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Maher Arar's story is one that defines the post 9/11 world - though not in a good way. Born in Syria, he moved to Canada in 1987, at the age of 17. But his story - the one we know - starts in 2002. After a vacation in Tunis, Arar was on his way home to Ottawa, when U-S officials detained him at JFK airport in New York. They suspected Arar had links to al-Qaida, so they held him in solitary confinement for two weeks, without access to a lawyer and then deported him to Syria - where he was thrown in prison and tortured for nearly a year. During that time, Arar's wife, Monia Mazigh, held vigils and meetings, lobbied government officials and called the media - anything she could do to prove her husband's innocence. Finally, in October 2003, Arar was let go. Eventually, an official Canadian inquiry found that Arar had no ties to terrorism and that the RCMP provided false information to American authorities. It also concluded that Canadian officials suspected Arar was being tortured in Syria. Last year, Prime Minister Stephen Harper offered Arar a formal apology and 10.5 million dollars. Now, his wife Monia has written a book about the ordeal from her point of view. It's called: "Hope & Despair: The Struggle to Free My Husband, Maher Arar.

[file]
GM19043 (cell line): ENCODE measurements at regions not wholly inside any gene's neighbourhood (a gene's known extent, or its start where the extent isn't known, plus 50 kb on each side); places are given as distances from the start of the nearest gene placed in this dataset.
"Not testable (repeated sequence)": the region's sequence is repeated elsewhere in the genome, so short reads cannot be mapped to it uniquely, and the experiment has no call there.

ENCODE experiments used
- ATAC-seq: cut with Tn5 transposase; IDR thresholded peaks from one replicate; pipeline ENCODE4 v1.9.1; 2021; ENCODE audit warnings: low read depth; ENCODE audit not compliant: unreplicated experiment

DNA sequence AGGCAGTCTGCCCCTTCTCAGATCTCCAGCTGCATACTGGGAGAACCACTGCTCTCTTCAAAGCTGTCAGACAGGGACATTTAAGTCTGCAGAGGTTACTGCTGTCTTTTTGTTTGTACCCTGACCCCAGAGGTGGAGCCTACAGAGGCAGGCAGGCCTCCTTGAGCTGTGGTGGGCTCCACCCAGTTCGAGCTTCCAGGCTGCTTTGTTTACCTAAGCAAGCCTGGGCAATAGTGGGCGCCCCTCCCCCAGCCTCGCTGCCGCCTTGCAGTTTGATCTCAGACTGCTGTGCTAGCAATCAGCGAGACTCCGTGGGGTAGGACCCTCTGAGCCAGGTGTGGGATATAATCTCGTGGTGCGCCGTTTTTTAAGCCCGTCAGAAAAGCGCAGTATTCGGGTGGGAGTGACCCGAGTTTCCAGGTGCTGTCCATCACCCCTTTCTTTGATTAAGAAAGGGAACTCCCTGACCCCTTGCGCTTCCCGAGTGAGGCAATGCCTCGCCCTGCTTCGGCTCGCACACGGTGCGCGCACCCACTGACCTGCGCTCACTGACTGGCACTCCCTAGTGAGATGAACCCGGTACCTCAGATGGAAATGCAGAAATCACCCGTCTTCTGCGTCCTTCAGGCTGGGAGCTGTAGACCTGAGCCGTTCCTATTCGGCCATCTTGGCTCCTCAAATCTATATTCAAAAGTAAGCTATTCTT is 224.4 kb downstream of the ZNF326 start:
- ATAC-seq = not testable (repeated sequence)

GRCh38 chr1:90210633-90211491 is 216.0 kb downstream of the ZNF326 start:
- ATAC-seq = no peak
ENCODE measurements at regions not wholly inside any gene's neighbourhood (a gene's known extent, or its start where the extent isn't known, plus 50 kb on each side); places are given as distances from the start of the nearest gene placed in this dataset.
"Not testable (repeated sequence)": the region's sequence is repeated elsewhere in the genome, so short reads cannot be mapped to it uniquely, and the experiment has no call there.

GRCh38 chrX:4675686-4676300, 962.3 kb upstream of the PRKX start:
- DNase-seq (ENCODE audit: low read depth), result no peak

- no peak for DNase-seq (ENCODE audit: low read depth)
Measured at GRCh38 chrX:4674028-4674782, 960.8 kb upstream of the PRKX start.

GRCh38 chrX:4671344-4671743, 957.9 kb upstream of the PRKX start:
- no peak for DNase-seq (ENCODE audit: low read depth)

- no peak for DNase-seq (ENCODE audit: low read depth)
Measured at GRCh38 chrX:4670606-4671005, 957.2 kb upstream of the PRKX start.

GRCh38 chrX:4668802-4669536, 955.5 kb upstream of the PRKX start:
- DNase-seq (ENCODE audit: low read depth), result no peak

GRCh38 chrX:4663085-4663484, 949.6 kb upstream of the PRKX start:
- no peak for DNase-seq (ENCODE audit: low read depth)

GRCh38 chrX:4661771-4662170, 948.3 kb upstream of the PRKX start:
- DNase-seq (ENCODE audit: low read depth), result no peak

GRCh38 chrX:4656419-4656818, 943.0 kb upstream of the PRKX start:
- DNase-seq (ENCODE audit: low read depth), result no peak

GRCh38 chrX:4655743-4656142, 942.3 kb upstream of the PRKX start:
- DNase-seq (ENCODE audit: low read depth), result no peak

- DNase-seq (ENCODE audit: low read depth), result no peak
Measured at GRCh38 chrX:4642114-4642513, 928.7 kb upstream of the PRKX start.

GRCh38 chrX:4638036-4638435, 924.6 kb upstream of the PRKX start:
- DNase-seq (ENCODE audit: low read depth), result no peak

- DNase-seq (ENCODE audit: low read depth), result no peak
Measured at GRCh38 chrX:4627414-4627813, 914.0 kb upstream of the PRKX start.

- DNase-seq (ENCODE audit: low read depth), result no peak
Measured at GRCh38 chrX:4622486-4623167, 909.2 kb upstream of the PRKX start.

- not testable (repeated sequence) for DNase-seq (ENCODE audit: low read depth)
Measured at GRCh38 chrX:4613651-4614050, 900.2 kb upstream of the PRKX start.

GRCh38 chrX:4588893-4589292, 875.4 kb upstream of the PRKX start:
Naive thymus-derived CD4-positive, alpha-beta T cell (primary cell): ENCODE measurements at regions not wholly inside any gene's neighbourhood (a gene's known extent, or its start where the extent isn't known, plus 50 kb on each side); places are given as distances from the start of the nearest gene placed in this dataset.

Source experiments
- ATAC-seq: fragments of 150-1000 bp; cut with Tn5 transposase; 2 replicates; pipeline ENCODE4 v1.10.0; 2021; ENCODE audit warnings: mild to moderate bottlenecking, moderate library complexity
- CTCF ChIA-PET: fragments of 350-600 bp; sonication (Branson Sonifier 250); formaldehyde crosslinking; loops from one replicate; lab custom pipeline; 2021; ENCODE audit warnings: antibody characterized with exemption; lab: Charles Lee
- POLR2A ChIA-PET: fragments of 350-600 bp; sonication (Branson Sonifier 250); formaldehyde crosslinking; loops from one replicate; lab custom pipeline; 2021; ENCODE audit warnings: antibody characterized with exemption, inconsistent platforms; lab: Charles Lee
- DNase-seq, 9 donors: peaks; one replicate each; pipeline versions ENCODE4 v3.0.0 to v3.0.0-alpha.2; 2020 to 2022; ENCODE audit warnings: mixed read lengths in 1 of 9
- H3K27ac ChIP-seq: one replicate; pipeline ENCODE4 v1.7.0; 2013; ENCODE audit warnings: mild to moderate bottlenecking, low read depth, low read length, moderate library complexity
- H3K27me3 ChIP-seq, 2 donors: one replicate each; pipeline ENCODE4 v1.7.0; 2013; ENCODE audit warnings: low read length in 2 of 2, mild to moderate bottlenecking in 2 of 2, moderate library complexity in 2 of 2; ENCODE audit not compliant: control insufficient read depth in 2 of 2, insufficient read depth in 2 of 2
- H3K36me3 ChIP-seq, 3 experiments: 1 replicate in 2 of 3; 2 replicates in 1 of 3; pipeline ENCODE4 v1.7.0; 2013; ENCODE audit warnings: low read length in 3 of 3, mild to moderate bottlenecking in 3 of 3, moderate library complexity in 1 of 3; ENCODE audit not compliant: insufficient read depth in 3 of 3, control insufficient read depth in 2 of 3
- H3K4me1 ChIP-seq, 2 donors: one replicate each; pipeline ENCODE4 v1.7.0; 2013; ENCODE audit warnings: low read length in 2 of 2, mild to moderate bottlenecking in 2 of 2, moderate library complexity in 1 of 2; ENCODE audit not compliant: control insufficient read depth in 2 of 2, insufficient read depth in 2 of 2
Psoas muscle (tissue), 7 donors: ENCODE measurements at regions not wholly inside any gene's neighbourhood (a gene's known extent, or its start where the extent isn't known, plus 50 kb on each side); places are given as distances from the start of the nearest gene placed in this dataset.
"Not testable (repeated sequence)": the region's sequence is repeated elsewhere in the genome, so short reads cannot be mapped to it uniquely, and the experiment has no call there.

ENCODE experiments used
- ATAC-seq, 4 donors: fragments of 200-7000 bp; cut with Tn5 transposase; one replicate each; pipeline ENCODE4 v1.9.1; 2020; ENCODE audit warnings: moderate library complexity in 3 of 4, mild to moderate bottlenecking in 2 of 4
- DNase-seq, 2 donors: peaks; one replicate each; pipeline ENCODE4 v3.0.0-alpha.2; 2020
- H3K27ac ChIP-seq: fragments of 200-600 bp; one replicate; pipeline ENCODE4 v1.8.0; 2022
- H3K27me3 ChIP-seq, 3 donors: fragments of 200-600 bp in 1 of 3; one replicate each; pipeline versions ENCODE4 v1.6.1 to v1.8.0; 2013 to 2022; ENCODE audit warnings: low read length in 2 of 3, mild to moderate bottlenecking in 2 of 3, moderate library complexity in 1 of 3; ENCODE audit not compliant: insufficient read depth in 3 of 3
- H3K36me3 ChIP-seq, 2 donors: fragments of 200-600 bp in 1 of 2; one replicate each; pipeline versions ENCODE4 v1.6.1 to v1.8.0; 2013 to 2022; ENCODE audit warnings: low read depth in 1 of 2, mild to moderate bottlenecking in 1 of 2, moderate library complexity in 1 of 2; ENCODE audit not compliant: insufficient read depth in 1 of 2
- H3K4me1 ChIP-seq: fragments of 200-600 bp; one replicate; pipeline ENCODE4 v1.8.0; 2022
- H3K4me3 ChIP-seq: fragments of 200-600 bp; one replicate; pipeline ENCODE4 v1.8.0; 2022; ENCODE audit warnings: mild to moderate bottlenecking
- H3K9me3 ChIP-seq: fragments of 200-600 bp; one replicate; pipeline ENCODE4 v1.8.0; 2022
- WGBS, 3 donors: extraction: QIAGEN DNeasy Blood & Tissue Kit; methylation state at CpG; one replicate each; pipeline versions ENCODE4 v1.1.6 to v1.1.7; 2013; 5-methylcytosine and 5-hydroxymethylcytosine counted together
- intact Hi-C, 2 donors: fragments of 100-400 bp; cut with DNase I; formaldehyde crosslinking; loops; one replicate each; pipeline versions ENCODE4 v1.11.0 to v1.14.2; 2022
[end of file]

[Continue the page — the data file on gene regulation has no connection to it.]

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2008-11-27 Maher Arar & Monia Mazigh
Maher Arar's story is one that defines the post 9/11 world - though not in a good way. Born in Syria, he moved to Canada in 1987, at the age of 17. But his story - the one we know - starts in 2002. After a vacation in Tunis, Arar was on his way home to Ottawa, when U-S officials detained him at JFK airport in New York. They suspected Arar had links to al-Qaida, so they held him in solitary confinement for two weeks, without access to a lawyer and then deported him to Syria - where he was...
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Filename: PD_2008-11-27 Maher Arar Monia Mazigh_o.jpg
Size: 4272x2848 / 4.0MB
From gallery: PD_A3
Source: Via AQP
Date: 27 Nov 2008
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